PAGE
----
CAMBRIDGE, N.Y. -- There will be changes at the cafeteria line for New York schools in the upcoming school year. Prompted by the Healthy, Hunger-Free Kids Act of 2010, school children will see more fruits and vegetables, limits to starches, sometimes smaller portions -- and a steadily rising lunch price.
The federal government began providing assistance for meal programs for public and nonprofit private schools with the 1946 National School Lunch Act signed by President Harry Truman. School districts today rely on reimbursements to offset the costs of providing breakfasts and lunches, particularly for reduced-cost and free meals for eligible students.
The Healthy, Hunger-Free act signed by President Barack Obama in December 2010 requires local school districts to use whole food-based menu planning, as opposed to "nutrient analysis."
Implemented over the next decade, the act allows the U.S. Department of Agriculture to establish new portion sizes for different age groups, weekly "maximums" for starchy grains and meats, and limits for sodium, saturated fats, and trans fats. It also expands eligibility for free and reduced price meals.
Amy Braun, lunch room manager at Cambridge Central School, said the changes would present some challenges. "We’re going to have to make a few adjustments and keep them positive," she said during a presentation to the school board earlier this month.
Braun said the school would need to balance the new requirements with options that students will choose -- and eat. "We’re not looking for our garbage cans to get heavier, that’s not the goal here."
The 2010 school lunch reauthorization merited praise from lawmakers on both sides of the aisle, educators, and health officials. U.S. Secretary of Health and Human Services Kathleen Sebelius called the act a "significant step forward" in the effort to provide children access to healthy, balanced, nutritious meals.
"By increasing the number of students eligible to enroll in school meal programs and improving the quality of food served, this legislation simultaneously tackles both hunger and the obesity levels currently affecting too many communities across this nation," said Sebelius.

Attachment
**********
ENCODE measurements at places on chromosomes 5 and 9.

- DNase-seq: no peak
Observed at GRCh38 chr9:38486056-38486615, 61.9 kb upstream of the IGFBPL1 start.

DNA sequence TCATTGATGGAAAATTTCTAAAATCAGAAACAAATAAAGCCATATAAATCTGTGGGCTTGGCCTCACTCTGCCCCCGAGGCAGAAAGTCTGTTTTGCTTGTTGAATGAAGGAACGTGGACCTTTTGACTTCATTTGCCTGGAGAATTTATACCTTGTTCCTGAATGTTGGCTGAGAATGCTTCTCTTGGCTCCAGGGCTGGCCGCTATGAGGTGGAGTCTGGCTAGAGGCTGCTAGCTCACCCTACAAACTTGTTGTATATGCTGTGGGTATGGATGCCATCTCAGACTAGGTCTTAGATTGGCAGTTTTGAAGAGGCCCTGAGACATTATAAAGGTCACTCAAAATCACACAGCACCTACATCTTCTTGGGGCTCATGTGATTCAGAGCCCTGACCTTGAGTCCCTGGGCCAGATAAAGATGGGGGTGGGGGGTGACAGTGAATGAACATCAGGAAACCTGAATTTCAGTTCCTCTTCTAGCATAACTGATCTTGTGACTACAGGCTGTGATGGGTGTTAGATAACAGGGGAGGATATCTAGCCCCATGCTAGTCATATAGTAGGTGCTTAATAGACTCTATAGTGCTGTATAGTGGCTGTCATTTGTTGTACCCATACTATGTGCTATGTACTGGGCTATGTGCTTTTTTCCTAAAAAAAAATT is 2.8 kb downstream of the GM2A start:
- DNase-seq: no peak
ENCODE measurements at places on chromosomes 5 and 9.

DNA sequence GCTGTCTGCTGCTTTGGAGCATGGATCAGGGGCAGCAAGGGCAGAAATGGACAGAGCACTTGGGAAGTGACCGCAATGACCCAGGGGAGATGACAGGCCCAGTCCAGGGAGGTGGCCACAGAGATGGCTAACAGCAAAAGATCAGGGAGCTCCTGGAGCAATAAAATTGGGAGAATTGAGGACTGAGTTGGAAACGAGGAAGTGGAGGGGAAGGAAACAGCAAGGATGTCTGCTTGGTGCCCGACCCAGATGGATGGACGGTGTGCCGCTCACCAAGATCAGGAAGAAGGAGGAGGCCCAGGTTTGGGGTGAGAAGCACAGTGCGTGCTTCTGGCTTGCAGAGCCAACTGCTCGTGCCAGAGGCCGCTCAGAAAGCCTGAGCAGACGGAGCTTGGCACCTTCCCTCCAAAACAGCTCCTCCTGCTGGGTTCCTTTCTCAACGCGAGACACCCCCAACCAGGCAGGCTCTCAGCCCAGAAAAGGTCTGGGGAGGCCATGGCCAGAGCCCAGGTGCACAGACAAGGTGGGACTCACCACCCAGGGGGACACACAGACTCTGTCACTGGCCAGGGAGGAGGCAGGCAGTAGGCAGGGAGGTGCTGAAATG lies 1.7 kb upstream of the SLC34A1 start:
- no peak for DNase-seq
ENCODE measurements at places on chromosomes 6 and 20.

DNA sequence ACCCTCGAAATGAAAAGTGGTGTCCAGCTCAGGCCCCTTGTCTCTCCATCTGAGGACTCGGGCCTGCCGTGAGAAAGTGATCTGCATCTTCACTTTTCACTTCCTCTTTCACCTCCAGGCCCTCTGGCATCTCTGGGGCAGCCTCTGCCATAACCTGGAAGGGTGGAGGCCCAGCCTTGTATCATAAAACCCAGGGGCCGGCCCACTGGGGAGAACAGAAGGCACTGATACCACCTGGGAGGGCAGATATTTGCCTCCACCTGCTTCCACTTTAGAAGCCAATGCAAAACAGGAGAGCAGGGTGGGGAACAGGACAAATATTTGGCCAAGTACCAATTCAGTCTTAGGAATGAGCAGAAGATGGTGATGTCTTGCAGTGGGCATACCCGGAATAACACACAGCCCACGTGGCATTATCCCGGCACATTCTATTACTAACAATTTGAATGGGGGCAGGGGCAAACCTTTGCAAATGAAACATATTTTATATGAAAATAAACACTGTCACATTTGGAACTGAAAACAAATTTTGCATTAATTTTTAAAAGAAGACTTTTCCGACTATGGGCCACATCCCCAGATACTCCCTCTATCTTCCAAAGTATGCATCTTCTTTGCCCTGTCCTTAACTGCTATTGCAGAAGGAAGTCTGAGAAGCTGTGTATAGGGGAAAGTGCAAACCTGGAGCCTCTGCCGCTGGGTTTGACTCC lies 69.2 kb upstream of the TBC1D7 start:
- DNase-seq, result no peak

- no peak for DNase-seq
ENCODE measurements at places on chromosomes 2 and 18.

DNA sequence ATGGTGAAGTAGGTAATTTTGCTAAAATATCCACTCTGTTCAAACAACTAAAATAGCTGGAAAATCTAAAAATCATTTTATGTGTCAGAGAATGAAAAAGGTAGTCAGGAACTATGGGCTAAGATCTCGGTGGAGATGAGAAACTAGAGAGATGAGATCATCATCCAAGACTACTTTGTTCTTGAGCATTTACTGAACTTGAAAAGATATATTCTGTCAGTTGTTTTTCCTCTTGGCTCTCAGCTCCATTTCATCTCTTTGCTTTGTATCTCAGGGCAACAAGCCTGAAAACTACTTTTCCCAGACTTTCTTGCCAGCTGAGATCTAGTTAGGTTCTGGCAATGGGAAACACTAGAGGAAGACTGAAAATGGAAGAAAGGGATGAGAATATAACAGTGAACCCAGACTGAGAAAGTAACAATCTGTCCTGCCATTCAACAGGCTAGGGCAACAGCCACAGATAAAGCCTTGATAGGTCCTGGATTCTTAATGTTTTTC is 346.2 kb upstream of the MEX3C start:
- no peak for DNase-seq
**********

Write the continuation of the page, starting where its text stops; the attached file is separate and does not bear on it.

In 2011, 31.8 million school children participated in the national school lunch program.
Braun said the new requirements would have some effect at CCS, particularly concerning maximum levels for weekly servings of grain -- which will have to be "whole grain-rich" half the time. "Portion sizes for our entrees are going to decrease next year because of the maximums in our grains department," said Braun.
"I think we will have some adjustment for our students, ‘Wow, we’re not getting as much food this year,’" she said, partly because of portion stipulations based on three grade "ranges."
"Ideally if we got them to eat all their fruits (and) vegetables ... they’d feel fuller."
Students with special dietary restrictions (doctor prescribed) are not impacted.
The price of lunch is also required to rise; next year, by a nickel in each grade at CCS. Braun said the mandate was for each school district’s full cost of lunch to eventually equal the reimbursement rate the district receives from the state and federal government.
Braun said satisfying the new requirements was important for maintaining reimbursement, which pays a small portion for full-priced meals, most of the cost for reduced-price meals, and the whole cost for free meals.
At Cambridge, more than a third of the student population -- 36 percent -- was eligible for free or reduced-cost meals at the end of 2011-12.
Braun said the new requirements would compound matters this fall while the school’s cafeteria and kitchen undergo renovation.
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